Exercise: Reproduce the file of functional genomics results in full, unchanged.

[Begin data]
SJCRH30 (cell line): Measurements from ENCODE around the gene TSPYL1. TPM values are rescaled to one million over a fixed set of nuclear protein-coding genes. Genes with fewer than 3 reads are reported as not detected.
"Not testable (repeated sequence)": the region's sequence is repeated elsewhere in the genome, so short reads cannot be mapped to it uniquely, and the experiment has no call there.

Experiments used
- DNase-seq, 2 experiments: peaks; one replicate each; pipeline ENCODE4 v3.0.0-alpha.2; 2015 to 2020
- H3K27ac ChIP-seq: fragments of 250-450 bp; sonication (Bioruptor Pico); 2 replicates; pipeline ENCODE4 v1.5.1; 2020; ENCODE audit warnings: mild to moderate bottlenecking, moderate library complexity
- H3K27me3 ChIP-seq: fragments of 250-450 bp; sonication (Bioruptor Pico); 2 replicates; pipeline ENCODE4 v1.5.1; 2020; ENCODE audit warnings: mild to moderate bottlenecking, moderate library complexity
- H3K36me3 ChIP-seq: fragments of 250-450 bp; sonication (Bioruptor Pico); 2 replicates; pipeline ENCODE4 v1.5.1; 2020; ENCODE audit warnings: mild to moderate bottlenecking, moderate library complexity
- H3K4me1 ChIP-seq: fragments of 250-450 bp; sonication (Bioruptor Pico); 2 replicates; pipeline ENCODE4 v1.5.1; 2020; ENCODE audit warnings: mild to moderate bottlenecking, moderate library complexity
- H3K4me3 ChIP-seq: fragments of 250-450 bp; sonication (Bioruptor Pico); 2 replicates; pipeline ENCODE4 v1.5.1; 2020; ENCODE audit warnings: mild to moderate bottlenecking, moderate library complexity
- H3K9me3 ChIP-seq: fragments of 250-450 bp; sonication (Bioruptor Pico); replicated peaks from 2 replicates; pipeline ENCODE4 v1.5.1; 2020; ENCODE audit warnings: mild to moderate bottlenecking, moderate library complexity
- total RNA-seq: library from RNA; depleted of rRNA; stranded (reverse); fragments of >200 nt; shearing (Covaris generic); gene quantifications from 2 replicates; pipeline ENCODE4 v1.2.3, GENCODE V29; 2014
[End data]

SJCRH30 (cell line): Measurements from ENCODE around the gene TSPYL1. TPM values are rescaled to one million over a fixed set of nuclear protein-coding genes. Genes with fewer than 3 reads are reported as not detected.
"Not testable (repeated sequence)": the region's sequence is repeated elsewhere in the genome, so short reads cannot be mapped to it uniquely, and the experiment has no call there.

Experiments used
- DNase-seq, 2 experiments: peaks; one replicate each; pipeline ENCODE4 v3.0.0-alpha.2; 2015 to 2020
- H3K27ac ChIP-seq: fragments of 250-450 bp; sonication (Bioruptor Pico); 2 replicates; pipeline ENCODE4 v1.5.1; 2020; ENCODE audit warnings: mild to moderate bottlenecking, moderate library complexity
- H3K27me3 ChIP-seq: fragments of 250-450 bp; sonication (Bioruptor Pico); 2 replicates; pipeline ENCODE4 v1.5.1; 2020; ENCODE audit warnings: mild to moderate bottlenecking, moderate library complexity
- H3K36me3 ChIP-seq: fragments of 250-450 bp; sonication (Bioruptor Pico); 2 replicates; pipeline ENCODE4 v1.5.1; 2020; ENCODE audit warnings: mild to moderate bottlenecking, moderate library complexity
- H3K4me1 ChIP-seq: fragments of 250-450 bp; sonication (Bioruptor Pico); 2 replicates; pipeline ENCODE4 v1.5.1; 2020; ENCODE audit warnings: mild to moderate bottlenecking, moderate library complexity
- H3K4me3 ChIP-seq: fragments of 250-450 bp; sonication (Bioruptor Pico); 2 replicates; pipeline ENCODE4 v1.5.1; 2020; ENCODE audit warnings: mild to moderate bottlenecking, moderate library complexity
- H3K9me3 ChIP-seq: fragments of 250-450 bp; sonication (Bioruptor Pico); replicated peaks from 2 replicates; pipeline ENCODE4 v1.5.1; 2020; ENCODE audit warnings: mild to moderate bottlenecking, moderate library complexity
- total RNA-seq: library from RNA; depleted of rRNA; stranded (reverse); fragments of >200 nt; shearing (Covaris generic); gene quantifications from 2 replicates; pipeline ENCODE4 v1.2.3, GENCODE V29; 2014